How to Exercise a Senior Dog

In humans, regular exercise helps keep our joints working well and our muscles strong. We don't always want to exercise, but doctors recommend it because it staves off muscle weakness and has so many other benefits. In dogs, exercise works just the same way. And exercising a senior dog can help them keep their strength as long as possible, too.

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Senior dogs and mobility

It's natural that as a dog ages their mobility will decline. But the American Kennel Club says that exercise is even more important for a senior dog because an active lifestyle will help delay the onset of such age-related issues as arthritis and muscle loss. Your senior dog likely won't want to walk as far or as fast as she used to, or catch the ball as many times as she used to, but they still need the exercise.

Walking a senior dog

Going on walks is something that just about every dog loves, no matter how old they get. Walking is a great low-impact way for a dog to get fresh air, fresh experiences, and get some healthy exercise. When walking your senior dog, pay attention to a few things that might not matter so much when your dog is younger.

The first thing to pay attention to is the temperature. If the weather is very hot or very cold, your senior dog could become uncomfortable much sooner than they would when they were young. If it is very hot or very cold, consider getting your dog booties to protect his paws from either frostbite or hot surfaces such as sidewalks.

Slow down, and let your dog walk at her own pace. She will likely not be able to keep up the pace of a younger dog. When walking outdoors, try to find grass or sand, which is more forgiving for older joints and muscles.

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Length of activity

The AKC says that if you notice your dog is very stiff or tired after her walk, consider cutting back to a shorter distance. The goal is to keep them enjoying the activity and spending time with you, so keep the distance to a length that they can manage.

If your dog has always been active, chances are good you can keep up with the same activities you've been doing, but perhaps slow them down. If your routine has changed or you're starting a new exercise program, the Whole Dog Journal recommends starting slow. Get your dog used to exercise by gradually introducing it. Watch for any sign that what they are doing is too much, like signs of over-exertion or limping.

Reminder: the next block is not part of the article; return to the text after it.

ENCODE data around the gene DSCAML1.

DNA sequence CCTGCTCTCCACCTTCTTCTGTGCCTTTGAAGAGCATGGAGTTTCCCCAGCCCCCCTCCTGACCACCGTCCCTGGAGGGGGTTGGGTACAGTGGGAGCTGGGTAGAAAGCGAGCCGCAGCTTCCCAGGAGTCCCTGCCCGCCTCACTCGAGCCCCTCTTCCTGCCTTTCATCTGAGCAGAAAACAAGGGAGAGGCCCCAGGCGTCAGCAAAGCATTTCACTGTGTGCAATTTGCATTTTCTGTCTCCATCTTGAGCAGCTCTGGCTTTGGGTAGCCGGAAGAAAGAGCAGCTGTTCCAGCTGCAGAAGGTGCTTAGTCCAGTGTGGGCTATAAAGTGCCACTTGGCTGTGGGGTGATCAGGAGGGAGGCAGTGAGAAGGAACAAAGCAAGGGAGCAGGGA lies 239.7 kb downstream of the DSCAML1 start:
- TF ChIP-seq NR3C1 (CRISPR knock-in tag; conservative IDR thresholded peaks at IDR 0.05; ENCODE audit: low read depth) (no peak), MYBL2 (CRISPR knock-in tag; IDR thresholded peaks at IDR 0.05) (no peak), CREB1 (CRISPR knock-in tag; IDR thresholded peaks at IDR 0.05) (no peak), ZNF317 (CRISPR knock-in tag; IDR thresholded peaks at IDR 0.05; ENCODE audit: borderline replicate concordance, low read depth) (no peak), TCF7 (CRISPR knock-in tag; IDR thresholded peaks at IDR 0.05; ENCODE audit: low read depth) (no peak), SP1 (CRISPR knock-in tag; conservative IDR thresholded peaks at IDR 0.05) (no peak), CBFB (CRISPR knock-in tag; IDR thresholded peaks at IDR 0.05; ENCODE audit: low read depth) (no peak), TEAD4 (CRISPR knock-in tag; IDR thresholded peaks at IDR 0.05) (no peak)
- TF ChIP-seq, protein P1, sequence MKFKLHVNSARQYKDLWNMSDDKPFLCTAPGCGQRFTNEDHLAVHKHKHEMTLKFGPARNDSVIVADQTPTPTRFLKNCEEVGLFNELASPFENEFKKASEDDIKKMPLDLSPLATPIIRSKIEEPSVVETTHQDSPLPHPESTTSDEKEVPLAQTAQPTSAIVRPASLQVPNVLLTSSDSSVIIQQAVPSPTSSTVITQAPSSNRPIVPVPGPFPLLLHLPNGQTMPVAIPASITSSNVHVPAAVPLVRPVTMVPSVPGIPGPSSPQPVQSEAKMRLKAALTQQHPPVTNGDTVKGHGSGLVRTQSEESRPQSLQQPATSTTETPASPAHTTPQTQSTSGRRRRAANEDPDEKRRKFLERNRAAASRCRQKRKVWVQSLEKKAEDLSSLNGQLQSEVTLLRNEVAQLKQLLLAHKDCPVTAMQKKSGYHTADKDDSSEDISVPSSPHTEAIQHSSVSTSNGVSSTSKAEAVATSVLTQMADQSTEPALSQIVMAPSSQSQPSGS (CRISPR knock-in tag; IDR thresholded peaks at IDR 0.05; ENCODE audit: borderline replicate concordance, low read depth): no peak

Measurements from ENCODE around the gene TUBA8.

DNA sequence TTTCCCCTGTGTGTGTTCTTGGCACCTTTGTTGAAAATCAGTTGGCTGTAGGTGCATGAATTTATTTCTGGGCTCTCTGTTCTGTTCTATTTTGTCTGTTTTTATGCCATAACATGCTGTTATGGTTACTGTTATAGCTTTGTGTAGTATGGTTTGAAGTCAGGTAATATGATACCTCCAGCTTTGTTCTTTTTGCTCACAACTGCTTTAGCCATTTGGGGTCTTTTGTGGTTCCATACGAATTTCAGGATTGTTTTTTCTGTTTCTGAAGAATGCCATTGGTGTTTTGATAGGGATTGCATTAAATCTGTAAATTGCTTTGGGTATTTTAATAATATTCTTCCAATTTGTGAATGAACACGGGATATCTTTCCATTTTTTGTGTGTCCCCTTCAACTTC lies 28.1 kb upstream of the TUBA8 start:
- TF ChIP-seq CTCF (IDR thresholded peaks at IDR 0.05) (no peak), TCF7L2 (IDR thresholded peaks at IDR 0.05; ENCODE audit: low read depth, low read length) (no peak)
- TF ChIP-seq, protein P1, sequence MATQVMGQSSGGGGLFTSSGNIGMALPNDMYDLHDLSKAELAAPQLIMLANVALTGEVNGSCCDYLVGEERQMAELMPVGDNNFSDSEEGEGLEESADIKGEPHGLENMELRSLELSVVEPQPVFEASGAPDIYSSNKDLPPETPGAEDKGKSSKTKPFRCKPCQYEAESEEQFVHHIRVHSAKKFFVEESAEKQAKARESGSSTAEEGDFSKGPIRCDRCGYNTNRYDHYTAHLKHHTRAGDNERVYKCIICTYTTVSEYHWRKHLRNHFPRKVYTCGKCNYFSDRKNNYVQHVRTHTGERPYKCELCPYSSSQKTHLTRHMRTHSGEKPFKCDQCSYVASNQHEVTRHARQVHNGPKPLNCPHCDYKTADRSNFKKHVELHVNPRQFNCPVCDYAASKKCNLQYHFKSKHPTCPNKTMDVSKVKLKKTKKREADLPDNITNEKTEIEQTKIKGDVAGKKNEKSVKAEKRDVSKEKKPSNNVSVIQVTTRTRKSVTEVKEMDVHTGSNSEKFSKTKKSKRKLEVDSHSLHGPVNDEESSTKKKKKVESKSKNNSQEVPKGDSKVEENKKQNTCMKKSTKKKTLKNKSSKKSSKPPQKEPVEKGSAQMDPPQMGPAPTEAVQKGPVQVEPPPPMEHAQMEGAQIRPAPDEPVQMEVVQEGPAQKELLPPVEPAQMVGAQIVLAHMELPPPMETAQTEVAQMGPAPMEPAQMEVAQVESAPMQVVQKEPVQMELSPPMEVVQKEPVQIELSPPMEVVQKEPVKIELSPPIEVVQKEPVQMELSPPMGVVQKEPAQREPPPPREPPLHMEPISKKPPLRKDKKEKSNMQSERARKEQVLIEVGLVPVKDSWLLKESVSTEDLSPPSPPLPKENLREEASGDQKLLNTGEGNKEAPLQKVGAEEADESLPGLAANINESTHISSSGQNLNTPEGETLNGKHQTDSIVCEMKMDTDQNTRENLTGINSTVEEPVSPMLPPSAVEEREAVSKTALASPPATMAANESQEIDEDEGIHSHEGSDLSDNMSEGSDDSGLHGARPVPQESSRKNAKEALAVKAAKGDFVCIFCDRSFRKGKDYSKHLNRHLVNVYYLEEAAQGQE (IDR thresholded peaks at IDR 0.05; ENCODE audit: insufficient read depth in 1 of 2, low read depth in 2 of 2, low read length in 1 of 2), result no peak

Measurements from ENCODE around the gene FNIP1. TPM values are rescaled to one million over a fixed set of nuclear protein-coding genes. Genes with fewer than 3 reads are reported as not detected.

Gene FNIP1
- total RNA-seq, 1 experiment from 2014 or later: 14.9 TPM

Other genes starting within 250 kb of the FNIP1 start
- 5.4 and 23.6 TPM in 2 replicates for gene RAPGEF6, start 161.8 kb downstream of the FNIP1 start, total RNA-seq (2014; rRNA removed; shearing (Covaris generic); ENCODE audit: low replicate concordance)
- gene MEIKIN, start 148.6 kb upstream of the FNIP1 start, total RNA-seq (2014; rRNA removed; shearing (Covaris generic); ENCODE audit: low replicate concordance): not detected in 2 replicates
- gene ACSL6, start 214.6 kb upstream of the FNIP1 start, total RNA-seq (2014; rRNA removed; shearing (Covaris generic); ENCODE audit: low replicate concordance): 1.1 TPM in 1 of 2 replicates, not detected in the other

Plan to take frequent breaks. And make sure you can give your dog access to water as often as they want it. Getting a treat or two may motivate your dog to keep going a little longer. When you're sure they are enjoying it and it isn't hurting them, you can gradually add more exercise.

Swimming with senior dogs

Cesar's Way says that swimming is an excellent activity for dogs at all stages of their lives, but it is particularly suited for older dogs. Swimming is low-impact and easy on their joints and muscles, whereas walking can put pressure on them with each step. Many dogs enjoy being in water. The challenge is to find water that is a comfortable temperature, year-round.

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Check with a vet

Before you change your dog's exercise program or start a new one, check with a veterinarian who knows your dog to be sure you're doing the right things. If they have certain issues, it would be best to select exercises that minimize their stress while maximizing their benefits.

The Whole Dog Journal recommends choosing an appointment time that allows the vet to check your dog's weight, overall condition, and range of motion. They also recommend letting the vet know that you want a little extra time at this check-up appointment to do a more in-depth wellness examination, so your vet can then help you plan an effective exercise strategy.